Oris Suffers From ‘Quartz-PTSD’

Like stated in the first tab, Oris got almost taken down by the quartz crisis. Instead of following the quartz-hype, they did the opposite. Oris made quartz watches during their Swatch group-days, but ever since their independence, they stay far away from quartz.
Today, Oris is one of the few brands who is over a century old and is still fullyindependent and fully mechanical.

Oris HQ Is Still In The Same Village As When It Was Founded

When Oris was founded in 1904 by Paul Cattin and Georges Christian, both men decided to start in the Swiss town Hölstein. Watch factory Lohner & Co recently closed down, and the two men took office in the old factory.
In its first year, Oris had 67 employees. Oris opened more assembly plants and factories over the years. By 1911, Oris was he largest employer in Hölstein. They even had to build houses and apartments for their staff, since they were getting too big for the small Swiss village.

Oris Was Once Owned By A Member Of The LeCoultre Family

Oris was not part from the Jaeger-LeCoultre brand, but Oris was once owned by an important LeCoultre family member. After Oris’ founder Georges Christian died in 1927, Jacques-David LeCoultre bought Oris and became President of the board of directors. Jacques David was the Grandson of Antoine LeCoultre, the person who founded the watchband LeCoultre&Cie in 1866. It is unknown how long Jacques-David owned Oris Jacques-David LeCoultre was an important member of the LeCoultre family. Jacques-David was responsible for the merger of his family’s company LeCoultre with the brand of Edmont Jaeger. The result is a brand you might have heard of: Jaeger LeCoultre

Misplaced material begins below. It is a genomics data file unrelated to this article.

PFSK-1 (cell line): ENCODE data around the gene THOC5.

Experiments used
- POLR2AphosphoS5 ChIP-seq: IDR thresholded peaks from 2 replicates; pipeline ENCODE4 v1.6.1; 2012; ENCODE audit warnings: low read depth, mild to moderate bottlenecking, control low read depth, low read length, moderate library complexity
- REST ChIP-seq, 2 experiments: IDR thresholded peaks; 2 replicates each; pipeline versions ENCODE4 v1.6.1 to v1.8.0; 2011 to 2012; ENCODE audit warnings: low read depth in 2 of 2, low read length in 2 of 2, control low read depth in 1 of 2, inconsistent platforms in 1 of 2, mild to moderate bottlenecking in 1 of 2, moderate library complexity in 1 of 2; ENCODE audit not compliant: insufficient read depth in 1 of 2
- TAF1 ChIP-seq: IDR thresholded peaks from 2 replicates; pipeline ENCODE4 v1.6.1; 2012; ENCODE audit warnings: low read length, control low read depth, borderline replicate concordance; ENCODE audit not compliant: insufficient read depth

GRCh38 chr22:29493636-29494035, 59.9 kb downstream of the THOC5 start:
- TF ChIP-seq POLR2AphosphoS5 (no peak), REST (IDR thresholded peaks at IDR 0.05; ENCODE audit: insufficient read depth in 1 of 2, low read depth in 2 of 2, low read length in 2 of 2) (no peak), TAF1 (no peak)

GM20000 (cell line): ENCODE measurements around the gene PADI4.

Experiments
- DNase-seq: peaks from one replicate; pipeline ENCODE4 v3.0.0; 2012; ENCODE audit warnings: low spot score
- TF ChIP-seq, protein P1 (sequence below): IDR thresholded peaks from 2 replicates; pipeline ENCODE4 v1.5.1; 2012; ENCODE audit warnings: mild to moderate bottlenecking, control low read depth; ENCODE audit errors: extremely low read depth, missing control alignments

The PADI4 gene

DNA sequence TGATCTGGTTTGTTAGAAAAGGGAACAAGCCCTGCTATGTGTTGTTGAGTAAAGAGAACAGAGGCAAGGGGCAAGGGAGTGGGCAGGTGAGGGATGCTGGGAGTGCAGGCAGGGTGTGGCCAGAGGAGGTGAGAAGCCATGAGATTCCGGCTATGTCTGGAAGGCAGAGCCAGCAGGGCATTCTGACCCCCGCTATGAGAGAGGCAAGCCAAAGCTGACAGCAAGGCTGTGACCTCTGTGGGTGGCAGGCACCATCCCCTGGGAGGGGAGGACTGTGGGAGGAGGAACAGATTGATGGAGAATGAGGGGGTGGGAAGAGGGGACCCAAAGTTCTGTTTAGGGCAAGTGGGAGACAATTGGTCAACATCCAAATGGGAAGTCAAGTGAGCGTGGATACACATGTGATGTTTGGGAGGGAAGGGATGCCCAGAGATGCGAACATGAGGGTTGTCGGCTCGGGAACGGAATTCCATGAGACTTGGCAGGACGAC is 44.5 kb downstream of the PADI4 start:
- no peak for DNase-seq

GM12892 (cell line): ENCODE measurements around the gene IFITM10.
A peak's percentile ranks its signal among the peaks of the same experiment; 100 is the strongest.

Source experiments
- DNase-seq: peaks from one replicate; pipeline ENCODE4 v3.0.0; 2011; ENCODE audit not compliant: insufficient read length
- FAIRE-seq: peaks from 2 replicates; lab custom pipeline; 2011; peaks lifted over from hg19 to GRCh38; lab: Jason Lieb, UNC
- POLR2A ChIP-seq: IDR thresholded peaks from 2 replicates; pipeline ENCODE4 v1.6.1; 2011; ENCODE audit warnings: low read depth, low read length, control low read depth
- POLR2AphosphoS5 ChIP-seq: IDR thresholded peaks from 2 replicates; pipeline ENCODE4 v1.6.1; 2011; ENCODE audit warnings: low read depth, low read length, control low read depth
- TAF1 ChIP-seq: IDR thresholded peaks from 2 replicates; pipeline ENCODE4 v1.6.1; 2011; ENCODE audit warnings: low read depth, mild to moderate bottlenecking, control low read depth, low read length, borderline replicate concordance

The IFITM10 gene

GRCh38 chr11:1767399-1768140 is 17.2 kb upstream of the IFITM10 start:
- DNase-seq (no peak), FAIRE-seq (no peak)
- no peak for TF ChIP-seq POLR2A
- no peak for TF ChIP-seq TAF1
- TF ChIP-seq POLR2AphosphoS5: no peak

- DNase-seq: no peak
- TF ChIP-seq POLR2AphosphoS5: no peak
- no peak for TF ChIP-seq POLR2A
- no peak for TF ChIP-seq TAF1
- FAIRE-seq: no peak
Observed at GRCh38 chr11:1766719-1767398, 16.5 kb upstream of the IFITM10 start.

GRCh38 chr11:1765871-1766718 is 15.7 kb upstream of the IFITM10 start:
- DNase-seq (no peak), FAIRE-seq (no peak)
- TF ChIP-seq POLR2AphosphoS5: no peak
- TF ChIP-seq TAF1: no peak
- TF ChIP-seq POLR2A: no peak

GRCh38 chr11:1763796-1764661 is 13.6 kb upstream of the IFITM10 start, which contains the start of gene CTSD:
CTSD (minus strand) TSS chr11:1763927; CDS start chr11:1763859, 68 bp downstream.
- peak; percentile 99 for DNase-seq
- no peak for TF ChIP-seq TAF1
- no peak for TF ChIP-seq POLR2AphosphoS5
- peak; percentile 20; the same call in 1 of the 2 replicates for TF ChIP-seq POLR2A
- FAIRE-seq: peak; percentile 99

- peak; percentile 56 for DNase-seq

Everything You Need To Know About World Time Watches

Imagine this: it’s 12MP and you almost have to board your flight from Hong Kong to London. You also need to call your office in New York to give them an update on your latest meeting, and you can’t forget to return a call from a client in Sidney. You also just remember that you still have to call your mom in LA to wish her a happy birthday. Who can you call and who will be asleep?

Does this problem sound familiar to you? Probably not.

On the other hand, diving 500 meters deep and racing F1 cars doesn’t sound familiar either, but that hasn’t stopped you from buying a dive watch and chronograph either, hasn’t it?

World time watches are some of the most interesting, yet underrated complications out there. Most of us have heard about this complication, but very few actually know how it works. World timers are a more ‘exclusive’ complication, but they aren’t reserved for +€100k watches anymore. There are some amazing and interesting variations of this complication at every price point.
Luxury watch Breitling

Is A World Just a Fancy GMT?

No, it’s much more. A GMT function allows you to track one (or two if you have a rotating bezel) extra time zones next to your regular time.

A world time offers you much more. With a world time, you can track 24 time zones in 24 different cities. You can see what time it is in every city on your dial. Do you travel between time zones? By the press of a button, all the cities and hour markers reconfigure and realign to the correct time, all mechanical. Because they are so much more complicated than a GMT function, most world time models cost more than the average GMT watch.